My body is a temple

Woman praying at Western Wall (© 2011 Shelly Lubetkin. Used by Permission)
Woman praying at Western Wall (© 2011 Shelly Lubetkin. Used by Permission)

“My body is a temple, ancient and crumbling.” How many times have I seen that cartoon on Facebook? Why have I never seen a post that says, “My body is a temple, it’s filled holiness”?

I thought about this as I walked out of the gym today, singing Sanctuary, a Shaker hymn based on this week’s parashah, Terumah. In Shemot/Exodus 25:8 God tells Moses, V’asu li mikdash v’shachanti b’tokham, “Let them build me a sanctuary and I will dwell within their midst.” What a beautiful commandment to engage in such holy work! God further tells Moses to instruct the people whose heart moves them, to bring gifts of various items that will be used in the building of this dwelling-place on earth for the Divine presence.

“Oh Lord, prepare me,
To be a sanctuary,
Pure and holy, tried and true.
And in thanksgiving,
I’ll be a living sanctuary to you.”

Decades after the hymn became popular, the Hebrew was added by Cantor Mia Cohen– v’anachnu n’vareikh Ya, may atah v’ad olam, “And we, we will bless Yah/God, from now until forever.”

I could chant this all day; it reminds me of my worth as a human being in all my glory–or not! The chant reminds me that if I don’t nurture my body, I can’t nurture my soul. As one of our morning blessings reminds us, Elo-hai n’shama shenatata bi t’hora hi, “God, the soul you have put into me is pure.” Interestingly, we recite this after the blessing acknowledging that God fashioned our bodies with wisdom, etc., because if any of our parts wouldn’t work properly, we “wouldn’t be able to stand before God.” The Sage who arranged that must have been an elder!

Turning 60, and more recently 61, was a wake-up call; I had to accept that there were things I couldn’t do like I used to, and I had to learn to be kind to myself physically and emotionally. This has been good. I’ve established care with specialists so I have baselines moving forward, and I’ve learned (often the hard way) what my body can and can’t handle.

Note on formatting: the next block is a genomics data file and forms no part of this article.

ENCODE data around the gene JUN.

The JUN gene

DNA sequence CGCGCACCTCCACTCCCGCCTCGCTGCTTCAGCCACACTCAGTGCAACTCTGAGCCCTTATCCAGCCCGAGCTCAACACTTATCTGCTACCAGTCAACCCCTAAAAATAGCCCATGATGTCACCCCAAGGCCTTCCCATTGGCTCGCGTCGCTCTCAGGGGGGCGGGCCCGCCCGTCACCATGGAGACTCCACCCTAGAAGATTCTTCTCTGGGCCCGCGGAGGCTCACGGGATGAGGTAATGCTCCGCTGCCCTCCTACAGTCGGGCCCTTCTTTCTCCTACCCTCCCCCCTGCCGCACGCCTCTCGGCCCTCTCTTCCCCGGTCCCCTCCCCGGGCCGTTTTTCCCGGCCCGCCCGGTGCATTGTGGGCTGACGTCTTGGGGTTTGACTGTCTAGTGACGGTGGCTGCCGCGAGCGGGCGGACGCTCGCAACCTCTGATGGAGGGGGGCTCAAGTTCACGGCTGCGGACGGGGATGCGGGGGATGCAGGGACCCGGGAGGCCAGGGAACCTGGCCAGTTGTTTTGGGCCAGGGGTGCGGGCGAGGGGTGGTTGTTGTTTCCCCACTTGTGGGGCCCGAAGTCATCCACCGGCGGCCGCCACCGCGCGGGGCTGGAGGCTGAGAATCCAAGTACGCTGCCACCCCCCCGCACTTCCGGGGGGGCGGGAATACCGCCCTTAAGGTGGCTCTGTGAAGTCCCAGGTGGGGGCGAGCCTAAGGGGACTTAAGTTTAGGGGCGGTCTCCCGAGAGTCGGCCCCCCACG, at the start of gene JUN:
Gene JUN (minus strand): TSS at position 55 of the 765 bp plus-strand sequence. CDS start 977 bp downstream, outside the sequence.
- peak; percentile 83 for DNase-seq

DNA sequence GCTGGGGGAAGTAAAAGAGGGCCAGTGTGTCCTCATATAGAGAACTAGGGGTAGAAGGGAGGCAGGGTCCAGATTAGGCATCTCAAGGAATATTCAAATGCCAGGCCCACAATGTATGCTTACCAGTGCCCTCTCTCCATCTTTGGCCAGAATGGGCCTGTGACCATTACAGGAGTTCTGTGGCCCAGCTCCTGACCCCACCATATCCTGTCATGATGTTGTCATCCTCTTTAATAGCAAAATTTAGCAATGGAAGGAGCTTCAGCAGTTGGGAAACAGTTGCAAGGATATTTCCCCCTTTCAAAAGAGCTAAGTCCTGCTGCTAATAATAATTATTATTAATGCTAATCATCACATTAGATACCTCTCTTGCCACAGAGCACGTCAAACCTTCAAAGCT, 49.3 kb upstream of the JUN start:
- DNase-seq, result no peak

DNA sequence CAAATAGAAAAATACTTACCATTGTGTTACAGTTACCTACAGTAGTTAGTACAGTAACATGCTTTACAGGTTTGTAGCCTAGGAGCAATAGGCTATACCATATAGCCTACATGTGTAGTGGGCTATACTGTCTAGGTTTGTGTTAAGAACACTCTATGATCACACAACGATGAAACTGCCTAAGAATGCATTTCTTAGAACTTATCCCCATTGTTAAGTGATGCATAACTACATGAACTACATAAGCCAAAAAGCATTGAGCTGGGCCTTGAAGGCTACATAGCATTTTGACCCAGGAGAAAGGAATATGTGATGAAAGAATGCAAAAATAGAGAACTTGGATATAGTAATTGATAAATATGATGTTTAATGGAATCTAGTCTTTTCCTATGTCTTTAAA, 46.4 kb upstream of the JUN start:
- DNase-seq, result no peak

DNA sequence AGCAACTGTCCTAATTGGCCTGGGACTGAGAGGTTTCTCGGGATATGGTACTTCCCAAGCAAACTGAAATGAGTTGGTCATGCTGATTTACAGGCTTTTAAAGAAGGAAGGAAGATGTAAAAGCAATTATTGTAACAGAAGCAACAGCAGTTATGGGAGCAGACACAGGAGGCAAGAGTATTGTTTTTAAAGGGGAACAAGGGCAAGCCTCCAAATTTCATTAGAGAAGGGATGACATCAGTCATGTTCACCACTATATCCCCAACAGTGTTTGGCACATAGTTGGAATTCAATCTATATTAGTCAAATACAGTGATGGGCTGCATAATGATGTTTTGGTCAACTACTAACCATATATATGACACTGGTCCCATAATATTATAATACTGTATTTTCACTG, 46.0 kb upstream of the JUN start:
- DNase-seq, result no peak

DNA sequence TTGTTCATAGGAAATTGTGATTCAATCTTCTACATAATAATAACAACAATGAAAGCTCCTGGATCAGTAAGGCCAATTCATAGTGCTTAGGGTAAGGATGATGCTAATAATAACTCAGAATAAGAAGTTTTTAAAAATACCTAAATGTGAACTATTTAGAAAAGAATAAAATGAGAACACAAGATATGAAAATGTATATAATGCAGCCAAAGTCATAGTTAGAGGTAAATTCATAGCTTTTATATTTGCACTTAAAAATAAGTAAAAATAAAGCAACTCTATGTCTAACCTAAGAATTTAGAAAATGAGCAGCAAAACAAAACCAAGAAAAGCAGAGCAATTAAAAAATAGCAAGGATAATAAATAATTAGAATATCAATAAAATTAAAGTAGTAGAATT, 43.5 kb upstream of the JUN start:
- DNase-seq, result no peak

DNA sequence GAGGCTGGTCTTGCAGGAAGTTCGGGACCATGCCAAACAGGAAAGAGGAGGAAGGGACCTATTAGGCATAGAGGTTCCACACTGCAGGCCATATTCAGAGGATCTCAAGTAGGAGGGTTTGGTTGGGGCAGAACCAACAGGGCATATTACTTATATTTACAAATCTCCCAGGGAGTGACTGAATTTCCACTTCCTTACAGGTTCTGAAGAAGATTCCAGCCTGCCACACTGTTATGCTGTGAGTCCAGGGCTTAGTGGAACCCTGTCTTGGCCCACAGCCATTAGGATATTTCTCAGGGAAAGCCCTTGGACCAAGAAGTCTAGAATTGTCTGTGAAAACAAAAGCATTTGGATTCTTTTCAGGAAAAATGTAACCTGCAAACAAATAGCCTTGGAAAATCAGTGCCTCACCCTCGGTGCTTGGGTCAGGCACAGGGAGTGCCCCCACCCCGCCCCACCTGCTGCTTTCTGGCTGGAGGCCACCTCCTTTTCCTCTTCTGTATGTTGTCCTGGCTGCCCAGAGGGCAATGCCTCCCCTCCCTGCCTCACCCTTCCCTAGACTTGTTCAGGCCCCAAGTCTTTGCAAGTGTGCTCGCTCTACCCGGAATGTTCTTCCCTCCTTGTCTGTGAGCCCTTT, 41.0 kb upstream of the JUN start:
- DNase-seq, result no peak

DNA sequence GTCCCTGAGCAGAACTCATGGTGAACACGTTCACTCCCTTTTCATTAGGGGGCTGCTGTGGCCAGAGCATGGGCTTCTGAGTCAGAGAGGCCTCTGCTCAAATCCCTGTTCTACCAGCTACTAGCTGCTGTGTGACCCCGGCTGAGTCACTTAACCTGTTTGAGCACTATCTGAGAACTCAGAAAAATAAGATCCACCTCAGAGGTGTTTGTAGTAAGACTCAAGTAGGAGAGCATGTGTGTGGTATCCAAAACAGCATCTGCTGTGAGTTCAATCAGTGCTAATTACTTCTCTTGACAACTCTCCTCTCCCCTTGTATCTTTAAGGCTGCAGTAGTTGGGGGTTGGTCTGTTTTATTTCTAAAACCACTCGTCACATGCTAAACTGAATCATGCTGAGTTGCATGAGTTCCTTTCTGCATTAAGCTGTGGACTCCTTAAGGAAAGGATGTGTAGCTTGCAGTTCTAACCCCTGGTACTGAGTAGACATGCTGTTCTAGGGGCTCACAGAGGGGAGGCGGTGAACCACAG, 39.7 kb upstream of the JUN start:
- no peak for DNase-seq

I walked out of the gym marveling at the body that carried me through my workout and will carry me throughout my day. My body doesn’t always cooperate, and there are days I barely make 20 minutes on the treadmill, and when that happens, it happens.

Just as the Mishkan in the wilderness was built by those who “volunteered in their hearts”–asher yidbenu leebo, my body was built with love (and Ben & Jerry’s, because we do need to feed our souls!). Parshat Terumah is a reminder to treat myself and my body as a vessel for holiness. It took years, but I’ve learned to care for and respect the temple I call my body, so I can nurture God’s presence within me.


About Rabbi Susan Elkodsi 12 Articles
Susan Elkodsi is the rabbi and spiritual leader of the Malverne Jewish Center in Long Island, New York. She was ordained by the Academy for Jewish Religion, the country's first pluralistic rabbinical and cantorial seminary, in 2015, fulfilling a life-long dream. Her goal is to help Baby Boomers and older Jewish adults create meaning and purpose in their lives, in a Jewish context, but not the one they might have been traumatized in growing up. Rabbi Elkodsi recently completed a Certificate in Gerontology and Palliative Care through Yeshiva University's Wurzweiler School of Social Works, and looks forward to incorporating this new knowledge into her current work. She and her husband David have two grown children, Phillip and Jacqueline, and in her spare time enjoys knitting and spinning her own yarn.


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